NOTE: This review is actually a buddy review with my former life partner slash roommate slash BFF who now lives very far away but we are still in a book club together, and I am making her write this with me so I can win at CBR BINGO because contests are fun and because PRIZES. We read this for our IRL book club last month and I am only reviewing it now.
Here’s the Amazon summary, since we didn’t do a good job explaining the premise:
“It’s lonely being a Mormon in New York City. Every year, Elna Baker attends the New York Regional Mormon Singles Halloween Dance. This year, her Queen Bee costume (which involves a funnel stinger stuck to her butt) isn’t attracting the attention she’d anticipated. So once again, Elna finds herself alone, standing at the punch bowl, stocking up on Oreos, a virgin in a room full of thirty-year-old virgins doing the Funky Chicken. But loneliness is nothing compared to what Elna feels when she loses eighty pounds, finds herself suddenly beautiful… and in love with an atheist.
Brazenly honest, The New York Regional Mormon Singles Halloween Dance is Elna Baker’s hilarious and heartfelt chronicle of her attempt to find love in a city full of strangers and see if she can steer clear of temptation and just get by on God.”
ASHLEY: First of all, the title is very long, but I think I like it.
ALISON: Yes, the title is cute and funny, which I felt is probably the most I could say about the book at its best moments.
ASHLEY: OH NO. We are not mincing words. I did like this book, overall, but as we discussed when we met a couple of weeks ago, it felt super unfinished, like okay I know you haven’t watched Buffy the Vampire Slayer but there’s this quote from the last episode where Buffy says that she doesn’t feel like she’s done baking, she’s cookie dough, and that is how I feel about Elna Baker as a writer for this book. She was not done baking.
ALISON: I agree, I enjoyed reading the book, but I had to be aware to set aside any expectations that the insight would be anything more than a sheltered mid-twenty something could achieve. The hardest part for me were the cringe-y moments when I felt like “dang, she probably really regrets saying that” or just in general the moments when she was describing things in light-hearted ways that were probably enormous problems in her life (e.g., the eating disorder she normalized / made light of).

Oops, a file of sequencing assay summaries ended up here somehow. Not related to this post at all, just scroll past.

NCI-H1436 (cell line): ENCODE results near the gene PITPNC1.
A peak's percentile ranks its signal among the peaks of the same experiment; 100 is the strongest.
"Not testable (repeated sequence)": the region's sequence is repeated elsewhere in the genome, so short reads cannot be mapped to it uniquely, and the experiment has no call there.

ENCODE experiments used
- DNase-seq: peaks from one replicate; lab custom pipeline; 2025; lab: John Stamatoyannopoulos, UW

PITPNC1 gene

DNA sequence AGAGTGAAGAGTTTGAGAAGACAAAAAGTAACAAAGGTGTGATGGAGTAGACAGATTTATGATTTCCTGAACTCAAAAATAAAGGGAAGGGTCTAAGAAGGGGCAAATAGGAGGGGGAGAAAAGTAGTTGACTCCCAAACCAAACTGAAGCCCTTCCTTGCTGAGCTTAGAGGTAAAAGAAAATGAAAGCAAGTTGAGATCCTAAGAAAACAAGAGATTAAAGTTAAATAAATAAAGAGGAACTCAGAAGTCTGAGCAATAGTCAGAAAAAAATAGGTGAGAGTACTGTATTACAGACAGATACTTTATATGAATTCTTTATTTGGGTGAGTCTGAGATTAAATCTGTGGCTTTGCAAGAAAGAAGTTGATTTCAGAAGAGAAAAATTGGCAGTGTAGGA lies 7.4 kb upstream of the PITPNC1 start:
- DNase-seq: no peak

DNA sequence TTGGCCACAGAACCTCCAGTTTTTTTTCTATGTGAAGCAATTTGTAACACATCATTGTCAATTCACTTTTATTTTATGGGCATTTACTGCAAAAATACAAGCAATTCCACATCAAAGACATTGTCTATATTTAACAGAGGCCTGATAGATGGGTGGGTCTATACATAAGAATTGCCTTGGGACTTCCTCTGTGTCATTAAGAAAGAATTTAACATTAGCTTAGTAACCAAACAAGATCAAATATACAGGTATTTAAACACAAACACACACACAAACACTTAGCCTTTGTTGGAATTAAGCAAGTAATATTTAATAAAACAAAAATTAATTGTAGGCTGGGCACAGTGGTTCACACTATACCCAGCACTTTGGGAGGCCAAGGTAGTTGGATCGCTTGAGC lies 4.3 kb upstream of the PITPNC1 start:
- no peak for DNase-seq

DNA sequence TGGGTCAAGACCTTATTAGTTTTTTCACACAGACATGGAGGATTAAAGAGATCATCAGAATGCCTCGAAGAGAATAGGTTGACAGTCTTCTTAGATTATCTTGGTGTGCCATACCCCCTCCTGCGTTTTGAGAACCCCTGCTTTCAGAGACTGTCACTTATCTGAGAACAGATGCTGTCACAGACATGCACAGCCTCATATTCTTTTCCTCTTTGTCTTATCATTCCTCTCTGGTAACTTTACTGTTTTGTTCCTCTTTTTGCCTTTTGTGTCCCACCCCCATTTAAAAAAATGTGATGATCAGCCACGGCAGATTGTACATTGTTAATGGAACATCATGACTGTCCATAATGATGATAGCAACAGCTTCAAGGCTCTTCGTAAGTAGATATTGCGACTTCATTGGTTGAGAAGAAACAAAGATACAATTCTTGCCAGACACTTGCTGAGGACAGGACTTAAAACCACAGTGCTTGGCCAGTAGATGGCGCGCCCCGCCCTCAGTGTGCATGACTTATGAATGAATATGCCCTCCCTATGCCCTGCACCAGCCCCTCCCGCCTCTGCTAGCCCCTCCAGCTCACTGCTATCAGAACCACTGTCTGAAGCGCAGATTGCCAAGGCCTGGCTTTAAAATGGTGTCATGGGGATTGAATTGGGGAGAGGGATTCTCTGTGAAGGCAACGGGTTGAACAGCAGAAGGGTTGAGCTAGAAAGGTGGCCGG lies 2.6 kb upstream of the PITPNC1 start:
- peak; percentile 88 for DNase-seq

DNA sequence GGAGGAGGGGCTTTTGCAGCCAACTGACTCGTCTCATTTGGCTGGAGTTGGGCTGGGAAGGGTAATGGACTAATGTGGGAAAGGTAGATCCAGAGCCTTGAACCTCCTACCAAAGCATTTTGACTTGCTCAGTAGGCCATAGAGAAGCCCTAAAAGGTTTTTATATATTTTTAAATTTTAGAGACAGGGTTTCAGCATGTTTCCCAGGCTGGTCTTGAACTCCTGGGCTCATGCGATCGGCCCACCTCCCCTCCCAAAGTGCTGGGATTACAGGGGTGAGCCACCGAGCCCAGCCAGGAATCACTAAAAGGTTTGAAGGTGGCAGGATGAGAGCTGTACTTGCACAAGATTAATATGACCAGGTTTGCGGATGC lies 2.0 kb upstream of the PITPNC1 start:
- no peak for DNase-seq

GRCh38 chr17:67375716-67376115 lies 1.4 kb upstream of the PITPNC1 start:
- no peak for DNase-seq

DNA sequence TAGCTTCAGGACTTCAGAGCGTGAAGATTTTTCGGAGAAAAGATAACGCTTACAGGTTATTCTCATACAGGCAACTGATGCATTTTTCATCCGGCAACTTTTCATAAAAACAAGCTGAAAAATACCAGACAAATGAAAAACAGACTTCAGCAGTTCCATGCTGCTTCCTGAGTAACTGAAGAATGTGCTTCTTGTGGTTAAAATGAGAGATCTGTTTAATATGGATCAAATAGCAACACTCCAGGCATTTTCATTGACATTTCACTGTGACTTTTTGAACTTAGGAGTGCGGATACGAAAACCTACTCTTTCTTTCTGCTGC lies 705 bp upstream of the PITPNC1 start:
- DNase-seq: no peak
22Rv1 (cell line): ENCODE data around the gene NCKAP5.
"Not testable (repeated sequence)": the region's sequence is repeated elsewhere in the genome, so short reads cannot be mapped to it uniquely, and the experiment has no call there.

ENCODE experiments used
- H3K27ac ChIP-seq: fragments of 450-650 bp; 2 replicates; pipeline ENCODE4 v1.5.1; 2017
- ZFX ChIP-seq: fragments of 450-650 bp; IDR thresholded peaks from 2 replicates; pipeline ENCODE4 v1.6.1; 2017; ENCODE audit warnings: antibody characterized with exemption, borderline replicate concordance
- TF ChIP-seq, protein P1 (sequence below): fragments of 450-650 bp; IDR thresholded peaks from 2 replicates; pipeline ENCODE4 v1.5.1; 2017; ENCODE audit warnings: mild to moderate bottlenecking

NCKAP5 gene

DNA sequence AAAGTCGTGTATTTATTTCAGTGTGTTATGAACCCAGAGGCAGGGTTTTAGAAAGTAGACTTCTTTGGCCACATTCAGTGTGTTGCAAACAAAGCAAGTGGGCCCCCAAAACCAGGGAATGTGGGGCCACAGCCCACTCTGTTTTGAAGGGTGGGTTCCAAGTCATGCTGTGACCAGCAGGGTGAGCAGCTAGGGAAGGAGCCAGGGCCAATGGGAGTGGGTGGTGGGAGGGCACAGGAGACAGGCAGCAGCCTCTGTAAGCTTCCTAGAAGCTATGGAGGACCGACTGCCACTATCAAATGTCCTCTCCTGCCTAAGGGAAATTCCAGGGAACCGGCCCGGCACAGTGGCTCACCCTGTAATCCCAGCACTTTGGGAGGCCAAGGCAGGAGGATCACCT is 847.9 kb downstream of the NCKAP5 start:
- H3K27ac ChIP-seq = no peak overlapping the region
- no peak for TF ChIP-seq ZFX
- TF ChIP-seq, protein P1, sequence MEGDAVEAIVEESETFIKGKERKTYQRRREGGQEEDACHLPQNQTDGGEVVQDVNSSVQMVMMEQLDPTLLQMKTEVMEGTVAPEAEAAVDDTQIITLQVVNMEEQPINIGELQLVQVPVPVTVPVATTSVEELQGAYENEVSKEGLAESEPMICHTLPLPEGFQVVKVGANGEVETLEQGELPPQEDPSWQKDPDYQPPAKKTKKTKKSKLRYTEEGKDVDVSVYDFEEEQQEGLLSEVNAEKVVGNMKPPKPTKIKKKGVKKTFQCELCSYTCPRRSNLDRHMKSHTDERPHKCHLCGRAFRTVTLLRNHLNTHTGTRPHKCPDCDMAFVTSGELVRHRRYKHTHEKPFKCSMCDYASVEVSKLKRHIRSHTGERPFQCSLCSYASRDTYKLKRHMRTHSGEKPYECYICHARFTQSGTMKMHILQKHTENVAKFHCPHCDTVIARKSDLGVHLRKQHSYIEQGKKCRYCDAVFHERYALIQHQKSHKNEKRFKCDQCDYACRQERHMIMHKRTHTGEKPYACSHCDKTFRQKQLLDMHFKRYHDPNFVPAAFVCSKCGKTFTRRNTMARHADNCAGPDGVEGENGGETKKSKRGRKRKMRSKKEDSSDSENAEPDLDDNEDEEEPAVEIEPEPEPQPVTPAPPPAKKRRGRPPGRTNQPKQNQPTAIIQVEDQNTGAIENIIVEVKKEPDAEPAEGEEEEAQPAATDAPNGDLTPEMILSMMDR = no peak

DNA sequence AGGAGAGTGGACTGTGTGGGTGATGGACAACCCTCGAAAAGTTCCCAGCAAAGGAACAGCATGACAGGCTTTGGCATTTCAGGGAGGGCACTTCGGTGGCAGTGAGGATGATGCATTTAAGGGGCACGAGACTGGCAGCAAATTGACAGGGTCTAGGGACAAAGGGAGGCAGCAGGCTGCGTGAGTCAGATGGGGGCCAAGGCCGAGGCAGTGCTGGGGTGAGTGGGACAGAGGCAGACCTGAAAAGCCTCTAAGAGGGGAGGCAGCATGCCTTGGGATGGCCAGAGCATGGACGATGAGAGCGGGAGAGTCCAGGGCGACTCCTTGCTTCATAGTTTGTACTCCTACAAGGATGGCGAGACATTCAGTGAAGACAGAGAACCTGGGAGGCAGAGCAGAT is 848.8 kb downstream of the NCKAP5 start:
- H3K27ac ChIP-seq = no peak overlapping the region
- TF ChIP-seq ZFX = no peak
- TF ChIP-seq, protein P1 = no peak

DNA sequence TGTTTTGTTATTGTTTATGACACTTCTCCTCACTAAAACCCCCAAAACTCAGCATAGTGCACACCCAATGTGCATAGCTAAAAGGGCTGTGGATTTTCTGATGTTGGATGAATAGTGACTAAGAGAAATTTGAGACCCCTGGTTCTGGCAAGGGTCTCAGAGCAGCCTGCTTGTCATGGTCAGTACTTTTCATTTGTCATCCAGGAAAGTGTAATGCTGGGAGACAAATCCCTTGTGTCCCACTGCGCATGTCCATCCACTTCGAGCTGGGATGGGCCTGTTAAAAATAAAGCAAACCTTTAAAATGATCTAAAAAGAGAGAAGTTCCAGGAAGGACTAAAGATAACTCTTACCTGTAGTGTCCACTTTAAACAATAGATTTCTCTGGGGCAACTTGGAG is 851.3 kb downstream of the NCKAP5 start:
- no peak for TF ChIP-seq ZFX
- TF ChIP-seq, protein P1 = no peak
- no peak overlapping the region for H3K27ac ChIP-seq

ASHLEY: Yes, especially as a writer, it made me feel awkward because she seems so sure of herself, and I feel like had she even waited six months or a year, this would have been a very different book, because she would have reached that point where you realize that you know nothing, and a lot of these essays would have had a very different perspective.
ALISON: Agreed, she was too much “in it” still. A lack of perspective is a good way to put it. She was writing it while still in the eating disorder, in the church, etc. More time and distance would have helped. On a positive note, I enjoyed reading about the concept of coming of age while trying to straddle the line between the secular and church world in NYC.
ASHLEY: Yes, let’s say some positive things! I feel like most of the time when young people write memoirs they are just writing to write something, and it feels very empty and pointless to me. This was not that; she actually had something substantial and interesting to write about. The intersection of her faith, and her desires and needs that weren’t met by that faith, made for some really intriguing situations. This is essentially a book about sex where the center is the author’s experience of not having it. But she wants to. Real bad. And all of that is compounded with her experience of being a fat person in a world designed for skinny people’s wants and desires. And she can be really funny (if a little bit off the wall at times, and insensitive).
ALISON: Yes! The sex/lack of sex. I found the story of her body and her pursuit of weight loss interesting, mainly in what she didn’t say about it. Her authorial voice was almost overly confident, so I can’t remember if she ever truly explored or described her struggles with living in a fat body in a fat-phobic culture…which is interesting since she ended up taking such a radical approach to make her body smaller. Part of that curiosity was driven by the fact that prior to reading the book, I had listened to her contribution to an episode of This American Life detailing her ambivalence about her weight loss (which she wrote much more recently about the book and had a much more nuanced perspective). When I read this book, I felt a lot of compassion towards her; I think because I remember being that age, and it feels like ALL THE LIFE IS HAPPENING, you know? And I kind of just wanted to let her perspective be what it was.
ASHLEY: I listened to that episode when it first aired, and again right after I finished the book, and it gave me more of the conclusion I wanted from this one, though it didn’t touch her ex-Mormon faith at all. But in terms of body image, it gave me more of the perspective I wanted from this book. So, final thoughts?
ALISON: Final thoughts: mostly enjoyed reading this book. People in their twenties should probably not write memoirs. Also, people who have eating disorders / body image issues should probably not read it.
ASHLEY: Oh heck no. Yeah, I can imagine a lot the stuff she talks about, since it’s so un-examined, would not be super helpful to anyone trying to regain a healthy relationship to food and their bodies. Overall, I’m really glad we read this for book club because we got a super interesting discussion out of it, probably one of our best. And if it sounds interesting to you, I would say go ahead and check it out, just know going in that it’s pretty imperfect.
CBR Bingo: Two Heads are Better Than One (Do a partner review.)